In 1914, not long after the sinking of the Titanic, Congress convened a hearing to discern what happened in another nautical tragedy. In January of that year, in thick fog off the Virginia coast, the steamship Monroe was rammed by the merchant vessel Nantucket and eventually sank. Forty-one sailors lost their lives in the frigid waters of the Atlantic. While it was Osmyn Berry, captain of the Nantucket who was arraigned on charges, in the course of the trial Captain Edward Johnson was grilled on the stand for over five hours. During cross-examination it was learned, as the New York Times reported, that Captain Johnson, “navigated the Monroe with a steering compass that deviated as much as two degrees from the standard magnetic compass. He said the instrument was sufficiently true to run the ship, and that it was the custom of masters in the coastwise trade to use such compasses. His steering compass had never been adjusted in the one year he was Master of the Monroe.” The faulty compass that seemed adequate for navigation eventually proved otherwise. The realization partly explains a heart rendering picture recorded by the Times: “Later the two Captains met, clasped hands, and sobbed on each other’s shoulders.” The sobs of these two burly seaman are a moving reminder of the tragic consequences of misorientation.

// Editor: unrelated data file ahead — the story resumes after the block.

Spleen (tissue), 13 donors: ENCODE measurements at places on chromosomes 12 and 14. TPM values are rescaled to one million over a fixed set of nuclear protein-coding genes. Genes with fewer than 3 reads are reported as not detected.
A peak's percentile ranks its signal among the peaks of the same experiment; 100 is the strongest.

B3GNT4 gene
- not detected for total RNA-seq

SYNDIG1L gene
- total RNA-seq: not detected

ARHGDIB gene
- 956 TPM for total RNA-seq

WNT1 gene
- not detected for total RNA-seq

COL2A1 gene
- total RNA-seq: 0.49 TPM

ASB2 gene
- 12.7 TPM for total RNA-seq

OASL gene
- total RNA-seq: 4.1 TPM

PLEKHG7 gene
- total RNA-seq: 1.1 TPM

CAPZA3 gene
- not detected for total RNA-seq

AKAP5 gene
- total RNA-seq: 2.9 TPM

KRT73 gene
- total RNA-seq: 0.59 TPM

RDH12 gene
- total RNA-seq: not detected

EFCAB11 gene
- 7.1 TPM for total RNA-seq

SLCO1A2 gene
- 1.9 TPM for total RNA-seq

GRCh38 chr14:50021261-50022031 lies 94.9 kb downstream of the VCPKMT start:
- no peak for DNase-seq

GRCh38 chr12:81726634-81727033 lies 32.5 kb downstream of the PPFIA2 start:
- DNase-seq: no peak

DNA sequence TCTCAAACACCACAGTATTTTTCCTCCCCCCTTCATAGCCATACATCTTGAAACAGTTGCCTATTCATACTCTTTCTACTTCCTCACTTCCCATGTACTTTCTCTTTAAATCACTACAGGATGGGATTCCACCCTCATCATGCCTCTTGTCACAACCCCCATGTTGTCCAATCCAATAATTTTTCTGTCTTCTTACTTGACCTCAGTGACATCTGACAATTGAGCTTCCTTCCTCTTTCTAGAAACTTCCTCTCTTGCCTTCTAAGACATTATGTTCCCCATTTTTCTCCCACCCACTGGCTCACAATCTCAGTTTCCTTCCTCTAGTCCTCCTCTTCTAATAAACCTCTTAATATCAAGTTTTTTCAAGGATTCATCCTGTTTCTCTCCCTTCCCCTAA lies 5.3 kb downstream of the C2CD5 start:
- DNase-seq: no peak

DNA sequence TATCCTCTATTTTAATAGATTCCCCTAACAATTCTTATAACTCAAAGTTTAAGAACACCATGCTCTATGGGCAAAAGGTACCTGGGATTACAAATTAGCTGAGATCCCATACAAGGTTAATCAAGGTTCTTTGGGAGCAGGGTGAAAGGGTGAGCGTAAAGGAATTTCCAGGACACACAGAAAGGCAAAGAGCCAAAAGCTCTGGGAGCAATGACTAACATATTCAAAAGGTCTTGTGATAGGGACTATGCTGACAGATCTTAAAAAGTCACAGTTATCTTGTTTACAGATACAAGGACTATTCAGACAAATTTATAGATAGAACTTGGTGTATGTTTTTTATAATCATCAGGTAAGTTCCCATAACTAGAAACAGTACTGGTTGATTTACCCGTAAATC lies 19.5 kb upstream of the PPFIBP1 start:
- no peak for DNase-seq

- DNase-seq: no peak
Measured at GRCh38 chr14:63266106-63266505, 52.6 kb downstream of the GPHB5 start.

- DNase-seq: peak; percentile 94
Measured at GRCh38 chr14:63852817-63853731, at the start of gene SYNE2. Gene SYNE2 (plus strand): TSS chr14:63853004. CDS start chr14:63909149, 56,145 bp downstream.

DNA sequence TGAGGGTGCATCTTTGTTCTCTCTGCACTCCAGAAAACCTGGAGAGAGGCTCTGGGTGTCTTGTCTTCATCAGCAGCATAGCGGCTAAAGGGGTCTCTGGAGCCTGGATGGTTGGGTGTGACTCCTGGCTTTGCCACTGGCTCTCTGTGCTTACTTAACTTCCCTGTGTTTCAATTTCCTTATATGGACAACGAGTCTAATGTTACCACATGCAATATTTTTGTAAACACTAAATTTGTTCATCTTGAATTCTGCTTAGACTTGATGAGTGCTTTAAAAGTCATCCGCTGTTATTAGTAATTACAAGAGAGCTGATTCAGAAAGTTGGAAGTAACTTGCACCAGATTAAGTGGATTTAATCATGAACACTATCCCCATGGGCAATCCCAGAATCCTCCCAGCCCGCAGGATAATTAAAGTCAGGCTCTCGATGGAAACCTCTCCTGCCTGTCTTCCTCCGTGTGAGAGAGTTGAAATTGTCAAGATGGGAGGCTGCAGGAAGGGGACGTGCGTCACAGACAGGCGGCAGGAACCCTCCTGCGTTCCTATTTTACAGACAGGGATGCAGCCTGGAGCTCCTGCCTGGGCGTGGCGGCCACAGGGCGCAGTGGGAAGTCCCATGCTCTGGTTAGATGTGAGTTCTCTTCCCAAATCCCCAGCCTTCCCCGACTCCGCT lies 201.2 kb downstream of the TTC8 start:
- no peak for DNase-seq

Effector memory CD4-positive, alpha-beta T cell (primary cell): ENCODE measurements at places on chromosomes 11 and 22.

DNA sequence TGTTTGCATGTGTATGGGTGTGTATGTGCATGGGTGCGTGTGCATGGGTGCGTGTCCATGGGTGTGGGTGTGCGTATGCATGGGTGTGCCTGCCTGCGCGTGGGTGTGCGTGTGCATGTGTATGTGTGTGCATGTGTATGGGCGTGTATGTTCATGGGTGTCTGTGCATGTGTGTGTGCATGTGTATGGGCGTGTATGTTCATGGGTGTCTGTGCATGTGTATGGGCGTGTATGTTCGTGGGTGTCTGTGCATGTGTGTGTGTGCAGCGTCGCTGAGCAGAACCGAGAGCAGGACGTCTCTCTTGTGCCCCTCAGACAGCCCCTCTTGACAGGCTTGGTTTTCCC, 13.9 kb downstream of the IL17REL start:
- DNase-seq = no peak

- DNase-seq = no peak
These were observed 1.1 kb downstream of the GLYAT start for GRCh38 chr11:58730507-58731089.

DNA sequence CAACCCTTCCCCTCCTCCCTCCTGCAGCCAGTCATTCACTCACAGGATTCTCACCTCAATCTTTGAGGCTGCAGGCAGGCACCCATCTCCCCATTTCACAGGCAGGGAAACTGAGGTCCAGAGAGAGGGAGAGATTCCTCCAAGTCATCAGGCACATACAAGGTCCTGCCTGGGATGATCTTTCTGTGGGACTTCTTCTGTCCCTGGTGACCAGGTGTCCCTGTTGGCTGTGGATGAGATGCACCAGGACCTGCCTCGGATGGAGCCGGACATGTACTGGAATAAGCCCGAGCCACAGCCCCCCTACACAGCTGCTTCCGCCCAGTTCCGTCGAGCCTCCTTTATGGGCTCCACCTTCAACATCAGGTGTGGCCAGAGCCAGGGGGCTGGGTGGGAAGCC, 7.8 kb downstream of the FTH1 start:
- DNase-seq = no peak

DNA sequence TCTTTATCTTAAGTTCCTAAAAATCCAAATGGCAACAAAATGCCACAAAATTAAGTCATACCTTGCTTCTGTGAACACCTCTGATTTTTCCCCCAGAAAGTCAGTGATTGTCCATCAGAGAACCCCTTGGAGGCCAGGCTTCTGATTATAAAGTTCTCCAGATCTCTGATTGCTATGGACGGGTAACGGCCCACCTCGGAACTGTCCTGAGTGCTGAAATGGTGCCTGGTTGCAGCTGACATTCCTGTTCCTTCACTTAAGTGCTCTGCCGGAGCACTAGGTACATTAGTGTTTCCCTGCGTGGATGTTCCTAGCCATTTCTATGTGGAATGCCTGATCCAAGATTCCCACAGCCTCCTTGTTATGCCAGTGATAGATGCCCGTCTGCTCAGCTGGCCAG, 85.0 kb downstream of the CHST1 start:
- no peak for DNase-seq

The human heart, like Captain Johnson’s steering compass, has the propensity to drift. The slightest two-percent drift can produce catastrophic consequences. Our hearts need constant recalibration. We need to be set on a rightful trajectory. We need a sufficient compass.
Align your ever-so-drifting heart to God’s heart and recalibrate your mind to the sufficient magnetic compass of Holy Scripture.
James K.A. Smith, You Are What You Love: The Spiritual Power of Habit (Grand Rapids: Brazos Press, 2016), 20.